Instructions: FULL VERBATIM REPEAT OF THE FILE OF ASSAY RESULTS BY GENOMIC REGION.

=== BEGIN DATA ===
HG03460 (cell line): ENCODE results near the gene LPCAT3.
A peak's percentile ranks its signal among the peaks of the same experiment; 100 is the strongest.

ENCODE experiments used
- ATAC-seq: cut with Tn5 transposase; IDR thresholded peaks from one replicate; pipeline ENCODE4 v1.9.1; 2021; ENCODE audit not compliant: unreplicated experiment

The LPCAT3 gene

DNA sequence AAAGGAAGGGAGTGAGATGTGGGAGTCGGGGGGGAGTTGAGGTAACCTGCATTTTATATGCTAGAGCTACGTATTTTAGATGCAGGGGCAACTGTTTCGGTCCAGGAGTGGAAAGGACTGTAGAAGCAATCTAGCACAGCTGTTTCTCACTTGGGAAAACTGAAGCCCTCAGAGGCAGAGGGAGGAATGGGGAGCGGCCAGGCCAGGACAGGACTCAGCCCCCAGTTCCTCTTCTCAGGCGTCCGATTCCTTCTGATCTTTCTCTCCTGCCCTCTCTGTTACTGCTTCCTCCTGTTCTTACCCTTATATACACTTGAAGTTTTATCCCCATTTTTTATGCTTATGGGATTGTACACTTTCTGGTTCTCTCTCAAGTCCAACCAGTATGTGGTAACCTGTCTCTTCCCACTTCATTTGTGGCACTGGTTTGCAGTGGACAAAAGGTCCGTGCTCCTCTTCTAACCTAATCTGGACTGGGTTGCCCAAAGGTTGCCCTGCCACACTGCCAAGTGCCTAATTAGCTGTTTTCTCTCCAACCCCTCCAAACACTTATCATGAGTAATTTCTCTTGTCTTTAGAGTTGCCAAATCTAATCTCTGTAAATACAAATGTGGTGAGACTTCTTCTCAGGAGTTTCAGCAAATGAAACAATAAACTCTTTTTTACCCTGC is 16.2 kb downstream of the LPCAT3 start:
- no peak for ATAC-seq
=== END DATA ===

HG03460 (cell line): ENCODE results near the gene LPCAT3.
A peak's percentile ranks its signal among the peaks of the same experiment; 100 is the strongest.

ENCODE experiments used
- ATAC-seq: cut with Tn5 transposase; IDR thresholded peaks from one replicate; pipeline ENCODE4 v1.9.1; 2021; ENCODE audit not compliant: unreplicated experiment

The LPCAT3 gene

DNA sequence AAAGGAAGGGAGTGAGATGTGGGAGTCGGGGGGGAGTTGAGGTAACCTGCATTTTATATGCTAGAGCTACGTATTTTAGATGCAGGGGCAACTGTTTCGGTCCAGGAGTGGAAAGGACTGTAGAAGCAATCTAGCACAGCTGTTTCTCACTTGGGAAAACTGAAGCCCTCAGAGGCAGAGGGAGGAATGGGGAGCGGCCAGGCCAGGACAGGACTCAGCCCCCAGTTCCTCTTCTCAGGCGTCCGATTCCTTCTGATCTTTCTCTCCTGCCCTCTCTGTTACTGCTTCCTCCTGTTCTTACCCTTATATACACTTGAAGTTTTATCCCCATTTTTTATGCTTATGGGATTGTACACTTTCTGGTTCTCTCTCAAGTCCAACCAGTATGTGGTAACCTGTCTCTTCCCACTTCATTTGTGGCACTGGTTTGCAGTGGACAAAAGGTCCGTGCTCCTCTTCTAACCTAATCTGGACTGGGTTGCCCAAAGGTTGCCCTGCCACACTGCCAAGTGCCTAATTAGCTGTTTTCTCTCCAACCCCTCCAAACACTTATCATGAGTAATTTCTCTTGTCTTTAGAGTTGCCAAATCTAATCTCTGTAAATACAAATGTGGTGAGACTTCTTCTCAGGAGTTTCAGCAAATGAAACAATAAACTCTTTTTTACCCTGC is 16.2 kb downstream of the LPCAT3 start:
- no peak for ATAC-seq